Jazz Foundation of America Raises Funds, Spirits at Gala


John Mayer (foreground) and Pino Palladino perform at the 15th annual Jazz Foundation of America Gala in New York on Oct. 27.

(Photo: (Photo: © Udo Salters Photography))

The Jazz Foundation of America’s annual “Great Night In Harlem” gala, held this year at the Apollo Theater on Oct. 27, was a grand affair, a celebration befitting the organization’s mission—to prevent illness, hunger and homelessness for jazz and blues musicians who have fallen on hard times.

With that mission in mind, the Apollo Theater—Harlem’s beacon of culture and art—opened its doors to some of jazz’s most ardent supporters, ushering in a crowd whose largesse sustains an art form with roots not far from the theater stage.

By the end of the night, there would be plenty of music made, numerous cocktails served and scores of cornbread muffins consumed. Emcee Joe Morton, known for his role on the TV show Scandal, was cordial and humorous, but even through such veils of merriment, painful memories had a way of seeping in. The concert was held in part to raise money for victims of the recent floods in Baton Rouge, where entire houses, churches and band rooms had been filled with water.

In an address to the crowd during the gala, Wendy Oxenhorn, JFA’s executive director, underscored the seriousness of the disaster, calling it “Katrina all over again,” and announced a $1 million fundraising goal to aid musicians and residents in need. The organization had already raised $500,000 toward that end, but more funds were needed, and to represent the urgency of the situation, Oxenhorn brought to the stage a family of three to share their story of loss.

With hardship still fresh in his voice, the father of the family recalled in painful detail the night he went to sleep in dry clothes and woke up with floodwater lapping at his chest.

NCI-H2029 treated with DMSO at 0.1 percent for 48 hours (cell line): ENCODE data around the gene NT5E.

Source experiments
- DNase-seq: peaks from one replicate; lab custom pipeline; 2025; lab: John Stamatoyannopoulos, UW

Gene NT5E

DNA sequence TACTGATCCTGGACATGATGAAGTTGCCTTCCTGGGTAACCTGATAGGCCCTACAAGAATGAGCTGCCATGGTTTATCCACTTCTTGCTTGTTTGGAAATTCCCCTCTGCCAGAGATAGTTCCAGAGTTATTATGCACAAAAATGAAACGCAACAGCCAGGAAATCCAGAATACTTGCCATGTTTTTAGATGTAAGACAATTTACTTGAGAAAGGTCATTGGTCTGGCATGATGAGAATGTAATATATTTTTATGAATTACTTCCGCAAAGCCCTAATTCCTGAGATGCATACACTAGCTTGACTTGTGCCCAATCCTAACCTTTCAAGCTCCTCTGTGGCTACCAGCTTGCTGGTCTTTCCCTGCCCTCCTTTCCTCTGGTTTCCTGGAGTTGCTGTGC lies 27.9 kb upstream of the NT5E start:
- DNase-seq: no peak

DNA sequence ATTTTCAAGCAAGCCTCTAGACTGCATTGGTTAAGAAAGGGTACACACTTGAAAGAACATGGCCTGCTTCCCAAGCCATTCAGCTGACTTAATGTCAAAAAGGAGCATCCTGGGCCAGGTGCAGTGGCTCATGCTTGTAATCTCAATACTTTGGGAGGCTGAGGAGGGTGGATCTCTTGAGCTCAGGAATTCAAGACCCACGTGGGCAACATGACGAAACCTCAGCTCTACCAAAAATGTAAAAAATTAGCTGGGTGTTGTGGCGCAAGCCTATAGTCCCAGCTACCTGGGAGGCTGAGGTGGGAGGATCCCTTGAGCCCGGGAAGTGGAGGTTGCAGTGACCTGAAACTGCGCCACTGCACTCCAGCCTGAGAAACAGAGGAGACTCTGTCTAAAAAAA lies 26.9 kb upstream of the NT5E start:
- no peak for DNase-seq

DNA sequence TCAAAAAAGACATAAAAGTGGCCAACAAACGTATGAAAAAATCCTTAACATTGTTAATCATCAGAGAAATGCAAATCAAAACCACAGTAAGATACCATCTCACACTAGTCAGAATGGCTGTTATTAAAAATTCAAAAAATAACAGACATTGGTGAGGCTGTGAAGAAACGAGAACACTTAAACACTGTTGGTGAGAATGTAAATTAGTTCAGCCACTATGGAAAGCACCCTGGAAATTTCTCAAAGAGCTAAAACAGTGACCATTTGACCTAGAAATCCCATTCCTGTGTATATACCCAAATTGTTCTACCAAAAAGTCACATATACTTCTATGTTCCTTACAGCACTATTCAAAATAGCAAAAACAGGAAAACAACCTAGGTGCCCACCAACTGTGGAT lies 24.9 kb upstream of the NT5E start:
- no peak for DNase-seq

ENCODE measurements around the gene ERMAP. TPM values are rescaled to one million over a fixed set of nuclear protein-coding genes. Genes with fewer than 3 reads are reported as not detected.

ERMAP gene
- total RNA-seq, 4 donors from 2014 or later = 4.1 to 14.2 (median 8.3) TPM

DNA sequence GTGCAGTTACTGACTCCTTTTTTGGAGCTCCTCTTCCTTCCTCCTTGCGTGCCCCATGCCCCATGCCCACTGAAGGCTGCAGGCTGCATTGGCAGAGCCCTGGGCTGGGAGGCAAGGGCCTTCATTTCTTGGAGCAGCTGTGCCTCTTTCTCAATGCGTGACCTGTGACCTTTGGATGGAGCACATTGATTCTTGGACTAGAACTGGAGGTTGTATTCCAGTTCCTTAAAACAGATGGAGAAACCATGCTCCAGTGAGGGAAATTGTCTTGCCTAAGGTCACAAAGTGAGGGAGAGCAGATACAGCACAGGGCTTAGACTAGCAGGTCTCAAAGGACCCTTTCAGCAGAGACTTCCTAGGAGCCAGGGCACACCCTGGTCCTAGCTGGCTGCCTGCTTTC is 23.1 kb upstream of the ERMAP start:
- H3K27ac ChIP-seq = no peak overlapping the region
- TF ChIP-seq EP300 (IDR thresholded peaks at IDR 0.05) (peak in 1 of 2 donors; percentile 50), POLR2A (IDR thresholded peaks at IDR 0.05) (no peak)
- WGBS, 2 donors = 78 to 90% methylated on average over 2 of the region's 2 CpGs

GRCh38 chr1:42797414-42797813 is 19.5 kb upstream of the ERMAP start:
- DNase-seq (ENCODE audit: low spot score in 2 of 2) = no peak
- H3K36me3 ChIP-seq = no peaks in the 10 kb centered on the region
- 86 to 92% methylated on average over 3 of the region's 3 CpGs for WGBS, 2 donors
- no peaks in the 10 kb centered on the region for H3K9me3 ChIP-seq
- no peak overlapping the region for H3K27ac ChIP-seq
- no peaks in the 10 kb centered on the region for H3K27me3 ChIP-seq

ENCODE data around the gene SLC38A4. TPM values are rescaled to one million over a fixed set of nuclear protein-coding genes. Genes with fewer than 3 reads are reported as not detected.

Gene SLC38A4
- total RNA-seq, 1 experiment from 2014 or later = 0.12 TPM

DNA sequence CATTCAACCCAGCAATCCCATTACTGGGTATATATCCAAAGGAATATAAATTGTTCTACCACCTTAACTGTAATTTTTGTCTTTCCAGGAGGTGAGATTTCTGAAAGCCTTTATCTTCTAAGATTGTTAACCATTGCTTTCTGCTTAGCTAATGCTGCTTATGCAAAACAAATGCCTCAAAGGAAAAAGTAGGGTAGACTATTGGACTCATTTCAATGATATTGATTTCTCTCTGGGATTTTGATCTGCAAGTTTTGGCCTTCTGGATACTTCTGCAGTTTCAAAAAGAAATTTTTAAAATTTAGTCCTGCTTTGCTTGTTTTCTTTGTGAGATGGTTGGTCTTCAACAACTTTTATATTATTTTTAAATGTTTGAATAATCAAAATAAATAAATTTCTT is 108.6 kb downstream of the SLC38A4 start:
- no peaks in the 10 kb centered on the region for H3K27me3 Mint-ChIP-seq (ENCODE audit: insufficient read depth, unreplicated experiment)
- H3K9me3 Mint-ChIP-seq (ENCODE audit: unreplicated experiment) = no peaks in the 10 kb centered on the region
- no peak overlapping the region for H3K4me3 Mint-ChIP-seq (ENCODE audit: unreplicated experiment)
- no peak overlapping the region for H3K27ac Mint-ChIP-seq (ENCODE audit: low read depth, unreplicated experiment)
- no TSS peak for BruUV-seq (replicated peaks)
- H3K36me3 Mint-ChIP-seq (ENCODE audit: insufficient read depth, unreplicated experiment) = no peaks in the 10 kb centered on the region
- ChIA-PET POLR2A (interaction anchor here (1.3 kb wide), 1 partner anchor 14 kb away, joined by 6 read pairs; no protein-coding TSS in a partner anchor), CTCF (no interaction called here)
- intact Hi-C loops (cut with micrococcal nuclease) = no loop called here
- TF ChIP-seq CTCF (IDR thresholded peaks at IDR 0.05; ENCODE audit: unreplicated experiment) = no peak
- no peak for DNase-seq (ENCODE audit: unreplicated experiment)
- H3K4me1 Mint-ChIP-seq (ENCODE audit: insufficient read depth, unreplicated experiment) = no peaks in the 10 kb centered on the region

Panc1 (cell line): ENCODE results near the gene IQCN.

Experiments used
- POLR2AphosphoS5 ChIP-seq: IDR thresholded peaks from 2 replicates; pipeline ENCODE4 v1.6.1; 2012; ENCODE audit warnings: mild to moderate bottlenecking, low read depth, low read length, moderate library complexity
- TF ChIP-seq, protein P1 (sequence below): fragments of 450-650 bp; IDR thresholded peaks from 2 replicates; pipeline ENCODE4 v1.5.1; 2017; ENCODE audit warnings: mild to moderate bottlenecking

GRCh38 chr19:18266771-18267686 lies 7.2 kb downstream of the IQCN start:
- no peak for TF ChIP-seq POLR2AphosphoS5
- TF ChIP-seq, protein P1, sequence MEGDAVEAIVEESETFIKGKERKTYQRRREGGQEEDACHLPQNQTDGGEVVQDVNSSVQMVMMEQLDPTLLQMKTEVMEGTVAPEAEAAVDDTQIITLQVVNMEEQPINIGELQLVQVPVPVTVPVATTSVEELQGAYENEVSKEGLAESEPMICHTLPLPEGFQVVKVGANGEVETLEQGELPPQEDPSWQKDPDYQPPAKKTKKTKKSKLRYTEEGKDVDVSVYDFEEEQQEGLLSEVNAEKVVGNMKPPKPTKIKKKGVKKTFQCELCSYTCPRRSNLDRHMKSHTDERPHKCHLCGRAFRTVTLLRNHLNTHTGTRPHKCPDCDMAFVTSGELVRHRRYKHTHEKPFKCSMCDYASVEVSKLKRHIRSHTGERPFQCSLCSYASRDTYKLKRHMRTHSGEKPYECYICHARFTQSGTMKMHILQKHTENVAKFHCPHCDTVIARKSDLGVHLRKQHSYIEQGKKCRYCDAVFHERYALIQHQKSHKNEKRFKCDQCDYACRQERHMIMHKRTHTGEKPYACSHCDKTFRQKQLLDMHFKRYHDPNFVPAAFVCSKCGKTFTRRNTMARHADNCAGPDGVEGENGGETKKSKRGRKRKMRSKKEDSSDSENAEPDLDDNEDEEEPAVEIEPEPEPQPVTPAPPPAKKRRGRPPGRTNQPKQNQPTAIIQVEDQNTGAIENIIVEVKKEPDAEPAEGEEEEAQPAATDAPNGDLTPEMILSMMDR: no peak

“My refrigerator was floating through the kitchen,” he said.

Through a mid-concert auction, organizers would end up raising $438,000 in charitable donations that night, a considerable display of generosity. But as anyone associated with the JFA will tell you, it’s the musicians who provide the truly important gifts.

And so the gala began, fittingly, with a showing of gratitude. The Titans of Jazz Award was presented by special guest Danny Glover to a trio of individuals well deserving of that title: pianist Harold Mabern, bassist Bob Cranshaw and Dr. Frank Forte, a hematologist whose selfless work with the Dizzy Gillespie Memorial Fund provided millions of dollars in health care to musicians lacking access to medical services.

More awards would be handed out that night, but not before the audience was treated to some music. The night’s program—curated by drummer Steve Jordan—began with a musician whose jazz lineage could be traced back more than six decades.

Riley “Zeke” Mullins was the pianist with the historic Lionel Hampton Orchestra for more than 20 years, and his turn in the spotlight on Oct. 27—performing “Summertime” alongside a sweet, evocative clarinetist—tugged the past snug up against the present.

The music of Dr. Michael White and The Original Liberty Jazz Band followed in the tailwind of that first set, adding flashes of levity and laughter to the program, courtesy of guest vocalist Thais Clark, who sang-spoke through a slick rendition of “Horn Man Blues” that dripped with innuendo and double entendre.